Millionaire aristocrat loses court battle over 230-year-old estate

Millionaire aristocrat loses court battle with his parents over ownership of family’s 230-year-old country estate

  • Millionaire William Reeve, 38, said his parents decision was ‘unconscionable’
  • Peter and Henrietta Reeve decided to ‘split’ the Leadenham Estate in divorce
  • Mr Reeve fought them over what he said was a choice which would end in selling
  • Despite his father saying it would ‘one day all be his’ judges ruled against him  

William Reeve outside Court of Appeal after hearing in dispute over Leadenham Estate. His appeal has been refused

A millionaire aristocrat who fears his inheritance has lost a court battle with his lay canon mum over the family’s 230-year-old estate.

Old Etonian, William Reeve, 38, says the future of the 3,000-acre Leadenham Estate, an 18th Century gem in Lincolnshire, is at risk due to his parents’ divorce.

The estate, with grade II*-listed Leadenham House at its heart, is due to be split between his parents, Peter and Henrietta, after their marriage collapsed.

But William, 38, says that means the estate he manages will inevitably have to be sold, ending centuries of Reeve family ownership.

He claimed the estate had been promised to him by his father and it was ‘unconscionable’ to split it up in the divorce. 

His arguments were last year rejected by a judge, who said any assurances given to him by his father were ‘not sufficiently clear’ to be relied upon.

William challenged the ruling, but now the Court of Appeal has dashed his hopes and dismissed claims that the judge was ‘biased’ against him.

Before his parents’ divorce, the Leadenham Estate was owned entirely by Peter Reeve, aged 71, the court in London heard.

But, following the split in 2013, it was agreed to ‘partition’ the estate, with Henrietta, 62, a lay canon at Lincoln Cathedral, owning 40 per cent and Peter the rest.

Desperate to keep the estate intact, William claimed his father had assured him that all of it would one day be his.

‘The goal of my case is to keep the estate together…my primary aim is securing the future,’ he told the court.

He claimed that, by agreeing to settle their divorce by splitting the estate, his parents had acted in an ‘unconscionable manner’.

Judge Jane-Anne Evans-Gordon accepted last year that Peter had ‘made various representations to William about passing on control or ownership of the estate.’

Leadenham House is at the centre of the row as William, one of the four Reeve children, claims it will have to be sold off 

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Henrietta Reeve was awarded a large share of the estate when she and her husband divorced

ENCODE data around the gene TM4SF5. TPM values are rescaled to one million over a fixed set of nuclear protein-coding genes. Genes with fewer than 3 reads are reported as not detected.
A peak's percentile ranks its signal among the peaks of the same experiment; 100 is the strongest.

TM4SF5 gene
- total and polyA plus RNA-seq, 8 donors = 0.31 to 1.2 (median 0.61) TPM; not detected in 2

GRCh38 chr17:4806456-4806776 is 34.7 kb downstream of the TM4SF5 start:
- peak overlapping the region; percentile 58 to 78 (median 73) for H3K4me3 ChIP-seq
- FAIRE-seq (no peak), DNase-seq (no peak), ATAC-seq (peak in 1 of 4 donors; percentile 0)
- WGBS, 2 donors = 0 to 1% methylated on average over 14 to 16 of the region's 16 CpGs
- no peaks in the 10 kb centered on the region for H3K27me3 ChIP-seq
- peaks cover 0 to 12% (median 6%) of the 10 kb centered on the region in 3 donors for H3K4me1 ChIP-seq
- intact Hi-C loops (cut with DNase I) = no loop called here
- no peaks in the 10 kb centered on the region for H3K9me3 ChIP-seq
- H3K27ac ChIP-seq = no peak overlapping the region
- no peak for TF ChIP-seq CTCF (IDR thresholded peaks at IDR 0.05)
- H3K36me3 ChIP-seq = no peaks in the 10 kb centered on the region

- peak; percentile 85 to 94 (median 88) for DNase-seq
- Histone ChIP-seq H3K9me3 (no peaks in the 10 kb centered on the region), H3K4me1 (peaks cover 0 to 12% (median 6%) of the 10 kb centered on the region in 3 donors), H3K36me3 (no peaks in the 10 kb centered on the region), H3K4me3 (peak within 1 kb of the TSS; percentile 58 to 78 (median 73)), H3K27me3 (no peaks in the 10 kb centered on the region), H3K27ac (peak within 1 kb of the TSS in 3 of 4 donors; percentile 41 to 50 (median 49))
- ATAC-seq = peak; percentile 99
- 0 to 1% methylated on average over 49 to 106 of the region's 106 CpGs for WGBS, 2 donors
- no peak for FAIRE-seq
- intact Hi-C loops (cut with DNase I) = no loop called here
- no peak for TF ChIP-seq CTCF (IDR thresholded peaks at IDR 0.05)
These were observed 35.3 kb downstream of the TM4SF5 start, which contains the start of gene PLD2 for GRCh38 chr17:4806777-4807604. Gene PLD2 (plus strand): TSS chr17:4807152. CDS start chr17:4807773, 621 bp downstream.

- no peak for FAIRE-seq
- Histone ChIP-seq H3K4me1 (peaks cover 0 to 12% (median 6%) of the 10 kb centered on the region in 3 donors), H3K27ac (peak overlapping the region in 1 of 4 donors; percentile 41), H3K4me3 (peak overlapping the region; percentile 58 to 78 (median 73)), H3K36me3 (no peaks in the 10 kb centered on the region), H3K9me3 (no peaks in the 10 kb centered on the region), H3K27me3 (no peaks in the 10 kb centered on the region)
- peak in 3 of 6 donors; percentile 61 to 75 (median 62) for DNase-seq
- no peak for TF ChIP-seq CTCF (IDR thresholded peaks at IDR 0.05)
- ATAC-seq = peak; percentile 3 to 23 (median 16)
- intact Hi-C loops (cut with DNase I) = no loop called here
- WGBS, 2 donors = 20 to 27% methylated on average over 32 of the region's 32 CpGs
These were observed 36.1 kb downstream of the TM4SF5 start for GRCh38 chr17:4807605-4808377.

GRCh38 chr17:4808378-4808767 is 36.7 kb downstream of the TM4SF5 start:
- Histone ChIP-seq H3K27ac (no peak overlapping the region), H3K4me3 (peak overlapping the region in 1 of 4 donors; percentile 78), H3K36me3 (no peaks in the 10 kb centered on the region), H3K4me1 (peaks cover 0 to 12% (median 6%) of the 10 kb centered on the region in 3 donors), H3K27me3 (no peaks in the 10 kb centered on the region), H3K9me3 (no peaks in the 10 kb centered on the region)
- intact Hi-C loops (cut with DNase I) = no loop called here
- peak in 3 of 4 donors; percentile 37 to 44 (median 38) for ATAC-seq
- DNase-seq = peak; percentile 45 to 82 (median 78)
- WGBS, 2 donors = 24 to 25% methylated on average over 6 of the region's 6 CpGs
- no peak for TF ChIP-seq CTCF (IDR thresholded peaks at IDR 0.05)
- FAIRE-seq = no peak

But she ruled that William had been given ‘no sufficiently clear assurance’ that the estate would be transferred to him during his father’s lifetime.

Dismissing William’s claim, she ruled he could have no legal complaint as he had not in fact ‘relied on anything said by Peter.’

Grade 2-listed Leadenham House has been in the Reeve family since it was built in the 1790s, and William argued that, with the estate divided between his parents, there simply wouldn’t be enough income to maintain and repair the historic pile.

He told the Appeal Court: ‘Even now, the threat on Leadenham House is still huge.’

Accusing Judge Evans-Gordon of bias, he pointed out that she had earlier presided over parts of his parents’ divorce case.

Those hearings had been behind closed doors and he had been kept in the dark about things that might have been said against him, he argued.

He said he had seen a document from the divorce which painted him in a ‘negative’ light, and questioned whether more had been said that he did not know about.

‘It is a pattern, I say, where I get referenced so frequently, and generally negatively, by my mother in the matrimonial proceedings,’ he told the court.

But, dismissing his appeal today, Lord Justice Baker said there were ‘no grounds whatsoever for thinking that Judge Evans-Gordon was biased.’

‘Far from supporting William’s assertion that the judge was concealing information from the matrimonial proceedings, the transcript demonstrates conclusively that she was doing her best to ensure that anything relevant to his claim was disclosed to him,’ he added.

‘No fair-minded and informed observer…would conclude that there was any real possibility that Judge Evans-Gordon was biased,’ concluded the judge, who was sitting with Lord Justice Floyd.

Lord Justice Baker earlier told William: ‘It is obviously a tragedy for your family what has happened. It is very sad indeed.’ 

The case comes as another of the Reeve children is battling a case. 

James Reeve, is currently locked in a row with single mother Georgina David, who has accused him of letting them bring up their baby alone despite his family owning the 20-bedroom home.

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